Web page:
Tuesday, October 03, 2006

Guess Who?

Who said Monday that the Afghan war against Taliban guerrillas can never be won militarily and that efforts should be made to bring them and their supporters into the Afghan government? Same guy who said that Taliban fighters were too numerous and had too much popular support to be defeated on the battlefield. So who wants to negotiate with terrorists? Who wants to bring al Qaeda's protectors into the Afghan government? Republican Majority Leader Bill Frist. Oh, wait. Frist now says the "Taliban is a murderous band of terrorists" and that "America will never negotiate with terrorists or support their entry into Afghanistan's government" but that "national reconciliation" is needed. Translation: We won't negotiate with Taliban terrorists but they should be persuaded to join the government.

Who said this about President Bill Clinton -- "It's vile. It's more sad than anything else, to see someone with such potential throw it all down the drain because of a sexual addiction." Republican Mark Foley in 1998, eight years before Foley resigns after being confronted with emails and instant message transcripts showing beyond a reasonable doubt that he is a sexual predator and possible pedophile of young boys.

Who said, "What I am quite certain of, however, is that I would remember if I was told--as this account apparently says--that there was about to be an attack in the United States. The idea that I would somehow have ignored that I find incomprehensible." The context of this "I don't recall unless you can prove it to me" is about a July 10, 2001 briefing by CIA Director George Tenet and top counter-terrorism official Cofer Black. The briefing was set-up by telephone on the drive over to the White House to give it a sense of urgency. At the briefing the two officials practically begged that the U.S. "needed to take action that moment - covert, military, whatever - to thwart bin Laden." The result? "Tenet and Black felt they were not getting through." They "felt the brush-off. Tenet left the meeting feeling frustrated. Though [they were given] a fair hearing, no immediate action meant great risk. Black felt the decision to just keep planning was a sustained policy failure. Afterward, Tenet looked back on the meeting ... as a lost opportunity to prevent or disrupt the 9/11 attacks. Black later said, 'The only thing we didn't do was pull the trigger to the gun we were holding to her head.'"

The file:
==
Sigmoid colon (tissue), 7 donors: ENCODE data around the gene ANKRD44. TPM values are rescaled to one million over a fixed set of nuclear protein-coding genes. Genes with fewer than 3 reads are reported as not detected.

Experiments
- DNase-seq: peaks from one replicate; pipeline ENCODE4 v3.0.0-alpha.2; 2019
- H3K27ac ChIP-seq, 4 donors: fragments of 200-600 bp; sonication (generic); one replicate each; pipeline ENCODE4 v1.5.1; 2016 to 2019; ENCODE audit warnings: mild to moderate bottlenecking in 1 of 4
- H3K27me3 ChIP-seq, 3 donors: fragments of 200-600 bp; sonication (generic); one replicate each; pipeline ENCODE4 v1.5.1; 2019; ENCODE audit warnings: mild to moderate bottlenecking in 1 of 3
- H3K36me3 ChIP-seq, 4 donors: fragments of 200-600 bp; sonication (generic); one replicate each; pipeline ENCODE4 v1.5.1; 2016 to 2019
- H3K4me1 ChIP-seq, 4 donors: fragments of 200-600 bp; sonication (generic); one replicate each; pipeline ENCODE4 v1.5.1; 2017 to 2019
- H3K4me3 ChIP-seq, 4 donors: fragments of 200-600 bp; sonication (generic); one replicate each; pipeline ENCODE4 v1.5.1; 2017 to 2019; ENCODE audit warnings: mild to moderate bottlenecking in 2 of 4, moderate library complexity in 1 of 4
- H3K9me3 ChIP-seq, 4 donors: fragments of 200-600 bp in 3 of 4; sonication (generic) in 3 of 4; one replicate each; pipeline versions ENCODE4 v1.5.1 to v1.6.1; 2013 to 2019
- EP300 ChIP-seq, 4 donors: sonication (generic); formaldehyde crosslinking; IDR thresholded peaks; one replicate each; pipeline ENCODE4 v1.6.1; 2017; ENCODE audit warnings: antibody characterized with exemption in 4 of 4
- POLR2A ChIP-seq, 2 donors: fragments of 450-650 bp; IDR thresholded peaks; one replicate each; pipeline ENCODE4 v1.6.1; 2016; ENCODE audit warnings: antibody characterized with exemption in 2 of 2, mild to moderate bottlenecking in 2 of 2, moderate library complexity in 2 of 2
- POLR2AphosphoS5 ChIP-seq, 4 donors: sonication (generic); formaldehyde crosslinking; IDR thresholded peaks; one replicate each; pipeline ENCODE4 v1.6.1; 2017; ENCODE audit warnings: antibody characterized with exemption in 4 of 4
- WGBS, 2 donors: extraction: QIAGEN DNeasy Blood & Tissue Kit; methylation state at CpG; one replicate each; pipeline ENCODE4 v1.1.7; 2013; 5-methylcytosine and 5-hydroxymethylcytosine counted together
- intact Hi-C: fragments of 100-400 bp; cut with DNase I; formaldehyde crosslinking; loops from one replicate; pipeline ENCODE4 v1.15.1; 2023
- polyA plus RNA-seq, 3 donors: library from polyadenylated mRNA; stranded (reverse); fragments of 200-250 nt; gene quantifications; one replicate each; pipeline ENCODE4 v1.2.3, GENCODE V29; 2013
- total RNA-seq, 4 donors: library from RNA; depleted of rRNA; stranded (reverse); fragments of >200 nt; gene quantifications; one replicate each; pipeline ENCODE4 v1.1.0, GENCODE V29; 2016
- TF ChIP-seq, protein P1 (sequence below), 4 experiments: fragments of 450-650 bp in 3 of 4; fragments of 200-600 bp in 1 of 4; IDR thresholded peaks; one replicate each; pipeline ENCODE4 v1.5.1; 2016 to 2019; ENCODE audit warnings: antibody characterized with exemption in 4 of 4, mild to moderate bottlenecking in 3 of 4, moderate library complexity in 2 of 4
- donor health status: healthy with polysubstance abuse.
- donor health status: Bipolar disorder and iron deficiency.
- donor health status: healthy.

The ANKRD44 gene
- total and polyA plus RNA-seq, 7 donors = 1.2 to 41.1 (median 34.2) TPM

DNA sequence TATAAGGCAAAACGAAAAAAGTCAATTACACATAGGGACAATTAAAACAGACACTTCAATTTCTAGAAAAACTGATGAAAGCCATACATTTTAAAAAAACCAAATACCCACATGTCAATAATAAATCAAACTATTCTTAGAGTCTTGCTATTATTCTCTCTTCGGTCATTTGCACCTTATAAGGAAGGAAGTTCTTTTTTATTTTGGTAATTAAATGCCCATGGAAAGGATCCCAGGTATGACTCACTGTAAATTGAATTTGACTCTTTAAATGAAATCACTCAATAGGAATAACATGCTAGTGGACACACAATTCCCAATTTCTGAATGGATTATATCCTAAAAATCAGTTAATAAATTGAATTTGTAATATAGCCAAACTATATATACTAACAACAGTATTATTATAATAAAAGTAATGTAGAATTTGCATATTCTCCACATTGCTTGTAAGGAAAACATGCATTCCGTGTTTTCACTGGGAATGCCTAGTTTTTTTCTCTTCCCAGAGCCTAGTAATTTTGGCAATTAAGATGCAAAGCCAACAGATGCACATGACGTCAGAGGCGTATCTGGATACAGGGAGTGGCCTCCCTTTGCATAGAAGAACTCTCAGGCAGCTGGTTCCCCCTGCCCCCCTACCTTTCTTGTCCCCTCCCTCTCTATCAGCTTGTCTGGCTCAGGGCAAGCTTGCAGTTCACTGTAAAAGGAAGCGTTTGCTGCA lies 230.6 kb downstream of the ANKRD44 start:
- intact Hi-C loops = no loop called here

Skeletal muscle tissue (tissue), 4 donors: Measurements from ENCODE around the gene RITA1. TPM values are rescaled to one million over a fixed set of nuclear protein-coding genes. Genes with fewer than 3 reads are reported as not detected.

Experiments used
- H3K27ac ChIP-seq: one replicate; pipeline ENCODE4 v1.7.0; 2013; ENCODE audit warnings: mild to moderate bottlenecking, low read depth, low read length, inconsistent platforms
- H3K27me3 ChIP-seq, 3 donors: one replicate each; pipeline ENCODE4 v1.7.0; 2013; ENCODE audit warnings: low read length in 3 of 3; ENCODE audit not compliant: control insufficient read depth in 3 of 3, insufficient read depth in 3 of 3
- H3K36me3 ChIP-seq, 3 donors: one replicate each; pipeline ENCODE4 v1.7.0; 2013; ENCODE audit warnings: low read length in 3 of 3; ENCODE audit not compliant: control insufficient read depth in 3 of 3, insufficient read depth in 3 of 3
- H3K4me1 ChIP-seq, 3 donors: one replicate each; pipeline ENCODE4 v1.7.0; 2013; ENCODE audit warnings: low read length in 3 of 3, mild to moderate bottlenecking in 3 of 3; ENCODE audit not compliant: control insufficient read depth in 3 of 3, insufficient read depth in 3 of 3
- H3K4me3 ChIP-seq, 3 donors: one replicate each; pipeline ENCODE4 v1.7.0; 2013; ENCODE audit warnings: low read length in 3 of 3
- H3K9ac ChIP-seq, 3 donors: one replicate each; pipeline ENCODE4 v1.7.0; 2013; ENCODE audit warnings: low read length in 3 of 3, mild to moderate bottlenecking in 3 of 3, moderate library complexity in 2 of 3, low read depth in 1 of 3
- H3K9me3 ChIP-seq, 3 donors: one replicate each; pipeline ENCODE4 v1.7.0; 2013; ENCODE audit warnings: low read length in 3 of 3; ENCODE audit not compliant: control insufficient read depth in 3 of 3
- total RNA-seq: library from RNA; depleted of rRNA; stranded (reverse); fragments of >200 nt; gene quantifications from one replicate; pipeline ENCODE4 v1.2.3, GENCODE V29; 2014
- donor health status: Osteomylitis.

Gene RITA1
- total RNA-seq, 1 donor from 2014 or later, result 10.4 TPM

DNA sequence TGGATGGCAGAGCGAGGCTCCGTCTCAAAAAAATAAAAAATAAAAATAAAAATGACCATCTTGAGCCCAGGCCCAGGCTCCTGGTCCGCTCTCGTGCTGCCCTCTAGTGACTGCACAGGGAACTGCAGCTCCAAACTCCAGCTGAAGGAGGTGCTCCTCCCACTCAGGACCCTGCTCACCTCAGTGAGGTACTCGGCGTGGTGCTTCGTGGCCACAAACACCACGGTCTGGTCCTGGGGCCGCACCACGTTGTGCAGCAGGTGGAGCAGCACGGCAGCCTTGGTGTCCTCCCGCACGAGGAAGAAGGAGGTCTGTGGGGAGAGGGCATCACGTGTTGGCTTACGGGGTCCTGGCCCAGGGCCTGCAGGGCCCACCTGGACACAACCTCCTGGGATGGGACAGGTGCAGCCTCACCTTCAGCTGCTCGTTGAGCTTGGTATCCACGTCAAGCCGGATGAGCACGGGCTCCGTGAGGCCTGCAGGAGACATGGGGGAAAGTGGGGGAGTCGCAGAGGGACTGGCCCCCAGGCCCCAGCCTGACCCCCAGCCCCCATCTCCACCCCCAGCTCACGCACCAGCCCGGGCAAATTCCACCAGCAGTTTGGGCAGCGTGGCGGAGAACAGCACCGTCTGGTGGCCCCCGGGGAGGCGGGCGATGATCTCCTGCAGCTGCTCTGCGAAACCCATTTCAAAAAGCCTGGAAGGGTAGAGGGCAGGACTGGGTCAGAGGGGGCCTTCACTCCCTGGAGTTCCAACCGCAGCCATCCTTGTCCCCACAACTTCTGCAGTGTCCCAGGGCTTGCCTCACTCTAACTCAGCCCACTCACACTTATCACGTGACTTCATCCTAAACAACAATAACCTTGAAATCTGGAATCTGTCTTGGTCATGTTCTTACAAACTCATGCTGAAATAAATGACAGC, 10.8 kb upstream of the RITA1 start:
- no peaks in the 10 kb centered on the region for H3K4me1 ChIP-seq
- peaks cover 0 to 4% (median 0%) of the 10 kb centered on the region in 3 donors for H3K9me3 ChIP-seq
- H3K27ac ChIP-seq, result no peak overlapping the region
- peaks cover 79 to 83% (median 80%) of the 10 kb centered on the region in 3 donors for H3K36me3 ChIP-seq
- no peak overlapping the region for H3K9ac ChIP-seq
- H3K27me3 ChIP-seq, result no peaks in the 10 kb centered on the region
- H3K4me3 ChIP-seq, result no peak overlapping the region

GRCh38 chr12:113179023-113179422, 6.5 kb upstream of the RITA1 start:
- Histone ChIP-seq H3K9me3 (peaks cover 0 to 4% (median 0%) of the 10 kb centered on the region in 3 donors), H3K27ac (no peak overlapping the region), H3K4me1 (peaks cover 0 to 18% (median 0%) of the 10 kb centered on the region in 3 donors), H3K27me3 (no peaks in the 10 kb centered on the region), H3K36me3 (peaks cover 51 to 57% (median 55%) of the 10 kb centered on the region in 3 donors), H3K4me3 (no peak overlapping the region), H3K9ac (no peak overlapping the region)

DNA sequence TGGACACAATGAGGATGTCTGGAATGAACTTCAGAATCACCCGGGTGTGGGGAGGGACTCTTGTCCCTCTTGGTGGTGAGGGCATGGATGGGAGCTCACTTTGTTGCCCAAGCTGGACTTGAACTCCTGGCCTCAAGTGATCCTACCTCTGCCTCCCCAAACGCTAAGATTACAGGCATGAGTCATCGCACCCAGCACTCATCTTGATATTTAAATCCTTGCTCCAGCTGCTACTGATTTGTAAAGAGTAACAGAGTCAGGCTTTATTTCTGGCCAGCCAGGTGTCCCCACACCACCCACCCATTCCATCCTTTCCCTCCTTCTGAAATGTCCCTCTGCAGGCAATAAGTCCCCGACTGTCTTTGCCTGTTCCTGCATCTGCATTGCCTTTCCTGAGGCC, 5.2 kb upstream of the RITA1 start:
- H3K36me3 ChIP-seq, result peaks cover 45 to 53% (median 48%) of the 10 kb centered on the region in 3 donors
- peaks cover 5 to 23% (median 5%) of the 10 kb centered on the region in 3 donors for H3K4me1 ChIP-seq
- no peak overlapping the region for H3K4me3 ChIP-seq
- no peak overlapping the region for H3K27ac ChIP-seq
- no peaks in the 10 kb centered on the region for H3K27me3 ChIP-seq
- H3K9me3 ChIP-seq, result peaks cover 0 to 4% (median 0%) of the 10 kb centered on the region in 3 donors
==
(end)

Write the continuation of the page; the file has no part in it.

Who gave the brush off to impeding attacks on the U.S. by bin Laden? Who took no immediate action? Who said they couldn't remember even having the briefing until records were found proving the meeting took place? Who was right when she said it would be "incomprehensible" to ignore the warning? Condi Rice, then the National Security Advisor. Add to that her explanation that the imfamous August 6, 2001 Presidential Daily Brief entitled: "Bin Laden Determined to Strike in U.S." was just "a historical document" and it's incomprehensible why she still has a job or any credibility left.


Blogger d.K. said...

This band gives new meaning to "incoherence" and a number of other words that come to mind but aren't suitable to print.

Is it 2008 yet?

12:36 PM  
Blogger Capt. Fogg said...

I think they are consistent in their loyalty to each other and to Bush's grand scheme, such as it is. They are not loyal to the Constitution, the duties of office or to the American people, but you can't have everything.

4:11 PM  

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